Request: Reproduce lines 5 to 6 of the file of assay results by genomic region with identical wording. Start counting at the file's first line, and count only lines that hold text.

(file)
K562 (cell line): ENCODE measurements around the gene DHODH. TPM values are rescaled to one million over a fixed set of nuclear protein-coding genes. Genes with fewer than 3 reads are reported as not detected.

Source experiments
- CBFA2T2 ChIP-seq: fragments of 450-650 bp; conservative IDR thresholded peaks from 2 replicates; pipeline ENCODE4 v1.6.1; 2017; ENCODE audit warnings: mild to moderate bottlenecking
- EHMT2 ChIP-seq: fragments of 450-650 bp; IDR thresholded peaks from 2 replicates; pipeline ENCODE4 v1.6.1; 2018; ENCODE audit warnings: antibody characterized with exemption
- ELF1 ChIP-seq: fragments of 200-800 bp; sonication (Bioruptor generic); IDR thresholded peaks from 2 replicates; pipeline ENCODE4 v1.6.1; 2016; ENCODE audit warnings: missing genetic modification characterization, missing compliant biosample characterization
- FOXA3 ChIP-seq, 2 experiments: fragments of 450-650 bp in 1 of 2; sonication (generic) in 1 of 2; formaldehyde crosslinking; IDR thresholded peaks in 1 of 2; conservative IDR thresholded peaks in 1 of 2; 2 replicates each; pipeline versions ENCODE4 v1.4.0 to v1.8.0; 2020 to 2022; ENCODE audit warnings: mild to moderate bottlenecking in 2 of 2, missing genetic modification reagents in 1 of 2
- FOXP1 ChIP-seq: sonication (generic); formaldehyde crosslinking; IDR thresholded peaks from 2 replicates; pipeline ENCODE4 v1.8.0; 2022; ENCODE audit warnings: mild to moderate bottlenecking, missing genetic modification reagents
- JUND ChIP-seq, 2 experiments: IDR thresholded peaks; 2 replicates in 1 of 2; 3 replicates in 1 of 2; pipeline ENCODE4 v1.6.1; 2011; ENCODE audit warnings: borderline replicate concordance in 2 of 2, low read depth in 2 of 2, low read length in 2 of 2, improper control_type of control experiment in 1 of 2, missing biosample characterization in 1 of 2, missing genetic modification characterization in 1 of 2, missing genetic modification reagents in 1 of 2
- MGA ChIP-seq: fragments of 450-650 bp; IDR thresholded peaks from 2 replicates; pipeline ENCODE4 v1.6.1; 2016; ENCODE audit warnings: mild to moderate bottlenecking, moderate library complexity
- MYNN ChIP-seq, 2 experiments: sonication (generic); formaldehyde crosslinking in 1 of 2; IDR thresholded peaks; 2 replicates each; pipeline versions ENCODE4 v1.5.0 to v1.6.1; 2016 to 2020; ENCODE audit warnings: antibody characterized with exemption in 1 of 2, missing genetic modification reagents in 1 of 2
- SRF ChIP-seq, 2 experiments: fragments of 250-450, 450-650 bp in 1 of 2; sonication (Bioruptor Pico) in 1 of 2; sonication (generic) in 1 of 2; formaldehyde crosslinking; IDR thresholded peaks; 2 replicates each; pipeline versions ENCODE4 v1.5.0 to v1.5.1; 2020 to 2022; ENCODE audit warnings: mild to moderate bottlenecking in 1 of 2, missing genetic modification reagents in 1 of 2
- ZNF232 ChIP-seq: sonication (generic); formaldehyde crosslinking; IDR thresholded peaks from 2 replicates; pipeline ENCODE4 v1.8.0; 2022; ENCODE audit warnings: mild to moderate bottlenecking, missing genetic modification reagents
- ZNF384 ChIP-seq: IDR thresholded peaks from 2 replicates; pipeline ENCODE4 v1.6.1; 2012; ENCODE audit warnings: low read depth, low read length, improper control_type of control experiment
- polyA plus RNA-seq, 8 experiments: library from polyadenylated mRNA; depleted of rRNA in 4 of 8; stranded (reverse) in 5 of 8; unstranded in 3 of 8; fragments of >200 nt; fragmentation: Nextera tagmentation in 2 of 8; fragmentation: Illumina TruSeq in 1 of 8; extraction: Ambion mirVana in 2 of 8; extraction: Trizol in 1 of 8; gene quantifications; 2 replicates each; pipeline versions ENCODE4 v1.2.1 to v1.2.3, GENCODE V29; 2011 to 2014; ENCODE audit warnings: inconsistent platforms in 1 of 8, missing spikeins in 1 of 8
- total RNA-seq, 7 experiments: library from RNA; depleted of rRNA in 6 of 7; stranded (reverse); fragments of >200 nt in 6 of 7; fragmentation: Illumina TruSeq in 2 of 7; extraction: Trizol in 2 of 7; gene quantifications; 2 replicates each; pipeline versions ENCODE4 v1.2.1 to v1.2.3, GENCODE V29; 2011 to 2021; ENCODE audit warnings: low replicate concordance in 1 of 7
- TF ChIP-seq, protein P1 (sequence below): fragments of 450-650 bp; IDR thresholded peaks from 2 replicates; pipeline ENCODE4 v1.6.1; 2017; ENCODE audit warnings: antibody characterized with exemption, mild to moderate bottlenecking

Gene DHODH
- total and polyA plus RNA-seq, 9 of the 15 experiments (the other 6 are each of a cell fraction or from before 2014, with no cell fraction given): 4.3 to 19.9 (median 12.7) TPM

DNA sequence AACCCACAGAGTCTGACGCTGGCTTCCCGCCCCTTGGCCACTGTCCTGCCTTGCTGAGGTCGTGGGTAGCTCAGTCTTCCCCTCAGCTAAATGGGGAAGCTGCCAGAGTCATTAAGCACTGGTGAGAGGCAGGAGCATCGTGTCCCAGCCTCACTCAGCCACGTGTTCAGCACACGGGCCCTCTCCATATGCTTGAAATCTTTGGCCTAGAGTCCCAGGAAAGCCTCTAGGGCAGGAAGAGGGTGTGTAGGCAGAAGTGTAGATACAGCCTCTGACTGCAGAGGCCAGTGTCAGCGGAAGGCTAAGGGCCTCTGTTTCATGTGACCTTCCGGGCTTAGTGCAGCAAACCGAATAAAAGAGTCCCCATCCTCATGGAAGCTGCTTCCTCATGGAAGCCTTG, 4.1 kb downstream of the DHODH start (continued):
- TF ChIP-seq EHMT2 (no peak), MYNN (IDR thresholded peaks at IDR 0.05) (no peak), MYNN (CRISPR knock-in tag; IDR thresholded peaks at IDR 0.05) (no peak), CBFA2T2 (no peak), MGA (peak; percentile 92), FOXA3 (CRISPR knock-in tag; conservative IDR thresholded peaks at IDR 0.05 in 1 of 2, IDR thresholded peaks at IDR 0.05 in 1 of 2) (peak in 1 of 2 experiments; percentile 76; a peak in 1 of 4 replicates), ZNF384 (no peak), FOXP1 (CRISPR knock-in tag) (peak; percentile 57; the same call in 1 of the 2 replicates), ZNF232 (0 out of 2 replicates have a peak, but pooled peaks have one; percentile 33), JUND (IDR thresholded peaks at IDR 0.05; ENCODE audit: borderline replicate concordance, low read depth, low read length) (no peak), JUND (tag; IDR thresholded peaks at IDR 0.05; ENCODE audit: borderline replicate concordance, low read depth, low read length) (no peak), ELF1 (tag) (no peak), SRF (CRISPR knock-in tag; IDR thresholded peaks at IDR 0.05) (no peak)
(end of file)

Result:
- ELF1 ChIP-seq: fragments of 200-800 bp; sonication (Bioruptor generic); IDR thresholded peaks from 2 replicates; pipeline ENCODE4 v1.6.1; 2016; ENCODE audit warnings: missing genetic modification characterization, missing compliant biosample characterization
- FOXA3 ChIP-seq, 2 experiments: fragments of 450-650 bp in 1 of 2; sonication (generic) in 1 of 2; formaldehyde crosslinking; IDR thresholded peaks in 1 of 2; conservative IDR thresholded peaks in 1 of 2; 2 replicates each; pipeline versions ENCODE4 v1.4.0 to v1.8.0; 2020 to 2022; ENCODE audit warnings: mild to moderate bottlenecking in 2 of 2, missing genetic modification reagents in 1 of 2